Photograph Source: Kelley Minars – CC BY 2.0
Climate activist Bill McKibben took to the New Yorker recently to advise me and the Green Party to stand down our presidential campaign and instead work for ranked-choice voting (RCV) so we don’t “spoil” the election for Joe Biden (“Instead of Challenging Joe Biden, Maybe the Green Party Could Help Change Our Democracy,” April 15).
The problem with McKibben’s advice is that the Green Party’s demand for replacing the Electoral College with a ranked-choice national popular vote for president will not even be raised in the presidential campaign if the Greens are not in the race.
If McKibben wants RCV to be an issue in the 2020 presidential election, he should support the Green Party. As a climate activist, he should support the Green Party because we are the only option on the ballot for a full-strength Green New Deal to zero out carbon emissions with 100% clean energy by 2030. RCV is not anywhere on Joe Biden’s agenda. Biden’s “all-of-the-above” energy policy is what McKibben has devoted his life to opposing. If we don’t vote for what we want, how are we ever going to get it?
The Democratic Party has been complaining about the Green Party and trying to keep us off ballots since Ralph Nader ran for president in 2000. Both Republican presidents in the 21st century lost the popular vote when they were first elected. It is the Electoral College, not the Green Party, that installed losers like Donald Trump and George W. Bush in the White House.
The Greens have been offering RCV as a proven nonpartisan solution to the spoiler problem for 20 years. One would think that by now the Democrats would have embraced that reform in order to address the institutional reason why they have lost presidential elections despite winning the popular vote.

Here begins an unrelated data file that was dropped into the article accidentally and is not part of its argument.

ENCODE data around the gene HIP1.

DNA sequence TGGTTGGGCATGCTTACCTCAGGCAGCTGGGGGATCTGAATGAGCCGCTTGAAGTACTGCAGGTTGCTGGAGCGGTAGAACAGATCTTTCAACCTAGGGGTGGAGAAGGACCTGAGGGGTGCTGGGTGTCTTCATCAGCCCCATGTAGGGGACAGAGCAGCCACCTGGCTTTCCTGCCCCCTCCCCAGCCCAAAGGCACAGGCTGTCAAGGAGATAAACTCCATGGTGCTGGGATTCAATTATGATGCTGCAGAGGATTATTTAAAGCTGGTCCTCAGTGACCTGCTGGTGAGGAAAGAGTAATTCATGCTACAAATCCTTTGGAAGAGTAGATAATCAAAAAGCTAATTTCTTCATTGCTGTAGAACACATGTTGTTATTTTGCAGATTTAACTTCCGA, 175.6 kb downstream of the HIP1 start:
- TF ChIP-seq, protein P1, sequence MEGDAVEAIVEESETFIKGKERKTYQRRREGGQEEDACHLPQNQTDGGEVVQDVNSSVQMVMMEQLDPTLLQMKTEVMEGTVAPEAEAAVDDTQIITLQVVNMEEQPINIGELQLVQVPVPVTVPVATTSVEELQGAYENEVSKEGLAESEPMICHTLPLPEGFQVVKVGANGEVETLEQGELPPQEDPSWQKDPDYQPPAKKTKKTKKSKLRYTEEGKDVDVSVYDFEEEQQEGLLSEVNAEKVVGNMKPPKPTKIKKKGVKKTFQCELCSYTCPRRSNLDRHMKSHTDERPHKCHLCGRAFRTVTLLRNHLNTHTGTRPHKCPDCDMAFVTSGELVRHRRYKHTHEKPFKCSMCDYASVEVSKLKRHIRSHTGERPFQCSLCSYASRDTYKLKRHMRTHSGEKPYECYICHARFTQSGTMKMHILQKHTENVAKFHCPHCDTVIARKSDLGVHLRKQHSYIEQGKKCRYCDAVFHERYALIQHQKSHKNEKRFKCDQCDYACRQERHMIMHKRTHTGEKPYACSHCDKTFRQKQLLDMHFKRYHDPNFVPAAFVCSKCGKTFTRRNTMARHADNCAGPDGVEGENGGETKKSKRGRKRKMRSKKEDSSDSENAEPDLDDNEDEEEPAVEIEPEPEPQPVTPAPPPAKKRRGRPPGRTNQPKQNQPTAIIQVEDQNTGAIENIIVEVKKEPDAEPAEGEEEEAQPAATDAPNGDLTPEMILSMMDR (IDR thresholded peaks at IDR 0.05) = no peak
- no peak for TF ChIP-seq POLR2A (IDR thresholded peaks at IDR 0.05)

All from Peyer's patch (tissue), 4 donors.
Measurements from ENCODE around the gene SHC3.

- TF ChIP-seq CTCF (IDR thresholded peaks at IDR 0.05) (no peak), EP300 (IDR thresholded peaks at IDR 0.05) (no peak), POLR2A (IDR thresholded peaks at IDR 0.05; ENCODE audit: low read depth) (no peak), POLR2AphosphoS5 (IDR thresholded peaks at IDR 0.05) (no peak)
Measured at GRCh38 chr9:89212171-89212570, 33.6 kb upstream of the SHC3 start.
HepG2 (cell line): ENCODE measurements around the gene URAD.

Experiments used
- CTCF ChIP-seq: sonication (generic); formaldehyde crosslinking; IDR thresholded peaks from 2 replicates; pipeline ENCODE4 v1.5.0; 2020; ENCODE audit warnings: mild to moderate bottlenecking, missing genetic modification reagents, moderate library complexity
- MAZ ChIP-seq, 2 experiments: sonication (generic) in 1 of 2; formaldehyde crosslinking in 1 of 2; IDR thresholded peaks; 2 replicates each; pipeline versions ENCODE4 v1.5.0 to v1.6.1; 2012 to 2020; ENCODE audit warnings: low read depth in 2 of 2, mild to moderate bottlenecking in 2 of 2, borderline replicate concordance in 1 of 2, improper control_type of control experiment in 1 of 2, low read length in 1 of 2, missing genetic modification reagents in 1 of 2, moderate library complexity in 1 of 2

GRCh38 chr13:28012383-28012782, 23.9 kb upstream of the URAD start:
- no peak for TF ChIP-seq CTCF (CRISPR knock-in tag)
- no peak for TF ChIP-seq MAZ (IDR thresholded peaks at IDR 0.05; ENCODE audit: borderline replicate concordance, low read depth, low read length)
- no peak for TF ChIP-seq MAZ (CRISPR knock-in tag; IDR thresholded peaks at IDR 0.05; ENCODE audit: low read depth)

In RCV, voters rank their choices in order of preference. For voters, RCV is as easy as 1, 2, 3. If no candidate wins a majority in the first count, the last place candidate is eliminated and their voters’ second choices are allocated to the other candidates’ totals. This “instant runoff” process continues until a candidate receives of a majority of votes.
RCV enables more than two candidates to run without fear of “splitting the vote” among like-minded voters. RCV eliminates the incentive to vote for the “lesser evil” instead of the candidate you support the most. RCV ensures that the winner receives majority support.
RCV elects the most preferred candidate. With our current plurality elections, a candidate can win even when strongly opposed by the majority of voters, which could happen again in 2020. Trump lost the popular vote in 2016 by nearly 3 million votes. His disapproval ratings have been consistently above 50% throughout his presidency. Yet election analysts have put forth plausible scenarios where Trump could be re-elected by the Electoral College after losing the popular vote by as much as 5 million votes.
RCV discourages negative campaigning. In plurality elections, candidates benefit by attacking their opponents instead of campaigning positively on their own policies and experience. With RCV, candidates must also compete for second choice votes from their opponents’ supporters, which makes negative campaigning counter-productive.